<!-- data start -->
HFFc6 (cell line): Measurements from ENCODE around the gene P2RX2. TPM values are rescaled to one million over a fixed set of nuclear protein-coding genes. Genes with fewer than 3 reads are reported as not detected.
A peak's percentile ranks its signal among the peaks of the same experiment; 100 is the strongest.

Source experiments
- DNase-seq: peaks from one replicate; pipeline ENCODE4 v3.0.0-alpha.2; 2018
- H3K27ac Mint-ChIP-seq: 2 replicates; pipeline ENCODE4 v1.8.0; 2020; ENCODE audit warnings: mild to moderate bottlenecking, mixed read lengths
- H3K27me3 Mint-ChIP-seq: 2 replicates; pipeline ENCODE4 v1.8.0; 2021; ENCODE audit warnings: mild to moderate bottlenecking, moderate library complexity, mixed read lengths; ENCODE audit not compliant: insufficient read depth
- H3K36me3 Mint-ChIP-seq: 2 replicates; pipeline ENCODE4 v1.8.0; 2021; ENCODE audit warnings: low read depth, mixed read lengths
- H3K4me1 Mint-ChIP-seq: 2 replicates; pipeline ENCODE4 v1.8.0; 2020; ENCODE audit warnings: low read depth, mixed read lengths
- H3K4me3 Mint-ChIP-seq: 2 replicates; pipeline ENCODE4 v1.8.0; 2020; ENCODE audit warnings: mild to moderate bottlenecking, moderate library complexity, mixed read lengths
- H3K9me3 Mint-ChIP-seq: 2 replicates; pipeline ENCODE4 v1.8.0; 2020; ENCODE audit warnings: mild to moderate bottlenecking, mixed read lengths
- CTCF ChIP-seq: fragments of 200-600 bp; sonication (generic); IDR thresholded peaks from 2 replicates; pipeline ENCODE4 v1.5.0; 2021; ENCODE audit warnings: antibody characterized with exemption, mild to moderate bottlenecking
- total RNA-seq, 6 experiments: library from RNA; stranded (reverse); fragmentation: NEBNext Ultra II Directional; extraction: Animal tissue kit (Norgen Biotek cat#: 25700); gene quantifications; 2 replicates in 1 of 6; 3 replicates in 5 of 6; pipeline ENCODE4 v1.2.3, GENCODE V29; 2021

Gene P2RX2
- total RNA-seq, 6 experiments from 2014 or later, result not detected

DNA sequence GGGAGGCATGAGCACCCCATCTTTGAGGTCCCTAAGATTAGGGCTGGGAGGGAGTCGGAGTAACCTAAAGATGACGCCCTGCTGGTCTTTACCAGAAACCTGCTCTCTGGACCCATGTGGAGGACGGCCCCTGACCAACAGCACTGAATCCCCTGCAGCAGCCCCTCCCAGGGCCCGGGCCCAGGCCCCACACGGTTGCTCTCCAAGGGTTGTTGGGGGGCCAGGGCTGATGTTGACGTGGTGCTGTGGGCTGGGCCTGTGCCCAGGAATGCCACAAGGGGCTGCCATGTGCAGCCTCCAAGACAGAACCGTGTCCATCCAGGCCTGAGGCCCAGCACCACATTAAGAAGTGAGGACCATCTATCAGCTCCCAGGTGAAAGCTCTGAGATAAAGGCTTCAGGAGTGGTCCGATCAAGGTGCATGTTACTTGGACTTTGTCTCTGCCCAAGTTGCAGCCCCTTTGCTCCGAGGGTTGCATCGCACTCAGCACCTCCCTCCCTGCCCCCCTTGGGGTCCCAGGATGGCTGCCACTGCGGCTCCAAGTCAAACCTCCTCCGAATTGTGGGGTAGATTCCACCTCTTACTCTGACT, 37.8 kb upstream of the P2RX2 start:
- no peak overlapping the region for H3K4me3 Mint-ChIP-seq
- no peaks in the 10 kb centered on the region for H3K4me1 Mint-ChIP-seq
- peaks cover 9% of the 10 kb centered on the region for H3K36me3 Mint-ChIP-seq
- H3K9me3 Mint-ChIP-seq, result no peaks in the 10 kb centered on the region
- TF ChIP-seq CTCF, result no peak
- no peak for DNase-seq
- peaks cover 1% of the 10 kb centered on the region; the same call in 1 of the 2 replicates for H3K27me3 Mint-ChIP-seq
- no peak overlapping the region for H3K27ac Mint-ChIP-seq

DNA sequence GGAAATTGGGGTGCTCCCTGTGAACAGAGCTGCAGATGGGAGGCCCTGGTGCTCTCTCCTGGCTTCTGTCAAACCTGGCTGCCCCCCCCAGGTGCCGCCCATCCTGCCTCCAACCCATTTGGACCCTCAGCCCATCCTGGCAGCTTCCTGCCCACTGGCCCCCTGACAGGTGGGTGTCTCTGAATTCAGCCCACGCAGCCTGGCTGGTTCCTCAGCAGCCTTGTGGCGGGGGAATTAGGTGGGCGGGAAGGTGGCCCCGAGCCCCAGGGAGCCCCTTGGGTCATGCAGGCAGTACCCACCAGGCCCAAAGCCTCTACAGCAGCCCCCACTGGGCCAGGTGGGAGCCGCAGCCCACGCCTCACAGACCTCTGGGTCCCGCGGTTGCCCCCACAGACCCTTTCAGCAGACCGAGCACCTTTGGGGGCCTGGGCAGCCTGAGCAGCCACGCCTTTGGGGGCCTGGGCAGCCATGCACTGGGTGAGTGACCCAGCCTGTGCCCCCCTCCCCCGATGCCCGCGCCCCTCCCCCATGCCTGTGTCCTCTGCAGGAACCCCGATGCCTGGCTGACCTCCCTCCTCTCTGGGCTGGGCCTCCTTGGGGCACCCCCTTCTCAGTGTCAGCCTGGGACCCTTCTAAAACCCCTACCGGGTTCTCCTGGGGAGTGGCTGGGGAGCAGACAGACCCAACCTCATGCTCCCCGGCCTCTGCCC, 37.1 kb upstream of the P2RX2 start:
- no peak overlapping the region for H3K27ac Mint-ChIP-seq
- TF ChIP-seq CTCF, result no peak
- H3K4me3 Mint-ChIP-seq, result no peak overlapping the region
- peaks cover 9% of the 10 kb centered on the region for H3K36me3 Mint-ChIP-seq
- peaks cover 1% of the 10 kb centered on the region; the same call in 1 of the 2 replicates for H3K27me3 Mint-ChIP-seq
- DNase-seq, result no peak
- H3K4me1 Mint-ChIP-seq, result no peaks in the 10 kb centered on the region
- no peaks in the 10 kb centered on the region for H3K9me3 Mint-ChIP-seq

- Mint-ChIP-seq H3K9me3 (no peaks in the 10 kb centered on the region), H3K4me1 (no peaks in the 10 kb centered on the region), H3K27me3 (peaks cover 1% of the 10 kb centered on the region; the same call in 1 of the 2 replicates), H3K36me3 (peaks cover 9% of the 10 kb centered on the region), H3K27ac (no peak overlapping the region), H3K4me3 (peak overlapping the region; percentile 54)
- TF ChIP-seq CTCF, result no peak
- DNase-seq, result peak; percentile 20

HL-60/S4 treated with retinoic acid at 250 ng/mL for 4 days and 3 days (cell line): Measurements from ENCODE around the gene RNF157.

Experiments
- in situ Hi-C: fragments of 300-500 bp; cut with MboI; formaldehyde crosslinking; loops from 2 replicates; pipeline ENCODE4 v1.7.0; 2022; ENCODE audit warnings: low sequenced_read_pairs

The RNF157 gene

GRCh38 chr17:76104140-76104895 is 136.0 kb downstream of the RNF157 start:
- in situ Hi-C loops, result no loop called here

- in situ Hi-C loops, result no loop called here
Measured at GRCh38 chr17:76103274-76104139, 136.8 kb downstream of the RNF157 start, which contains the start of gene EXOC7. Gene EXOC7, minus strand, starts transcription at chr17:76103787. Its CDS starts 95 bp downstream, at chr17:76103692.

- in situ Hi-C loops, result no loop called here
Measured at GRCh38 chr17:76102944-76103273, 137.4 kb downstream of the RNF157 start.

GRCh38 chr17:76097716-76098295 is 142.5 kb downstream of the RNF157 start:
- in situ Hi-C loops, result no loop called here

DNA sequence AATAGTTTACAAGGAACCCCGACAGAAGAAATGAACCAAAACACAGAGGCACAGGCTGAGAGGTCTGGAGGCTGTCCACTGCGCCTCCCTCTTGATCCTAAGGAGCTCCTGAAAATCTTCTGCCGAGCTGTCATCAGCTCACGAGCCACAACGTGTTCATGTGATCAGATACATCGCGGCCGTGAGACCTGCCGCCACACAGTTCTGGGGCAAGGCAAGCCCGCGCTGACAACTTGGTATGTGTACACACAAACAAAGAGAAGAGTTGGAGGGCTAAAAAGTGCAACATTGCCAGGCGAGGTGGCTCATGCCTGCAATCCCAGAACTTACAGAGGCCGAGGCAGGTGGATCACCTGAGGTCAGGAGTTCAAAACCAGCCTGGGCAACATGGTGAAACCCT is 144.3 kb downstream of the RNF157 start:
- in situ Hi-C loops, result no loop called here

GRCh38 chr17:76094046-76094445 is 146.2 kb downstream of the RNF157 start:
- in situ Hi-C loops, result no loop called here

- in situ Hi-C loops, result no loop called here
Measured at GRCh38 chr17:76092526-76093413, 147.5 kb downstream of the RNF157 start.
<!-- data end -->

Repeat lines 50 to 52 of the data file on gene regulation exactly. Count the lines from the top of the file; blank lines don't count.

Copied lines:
GRCh38 chr17:76094046-76094445 is 146.2 kb downstream of the RNF157 start:
- in situ Hi-C loops, result no loop called here

- in situ Hi-C loops, result no loop called here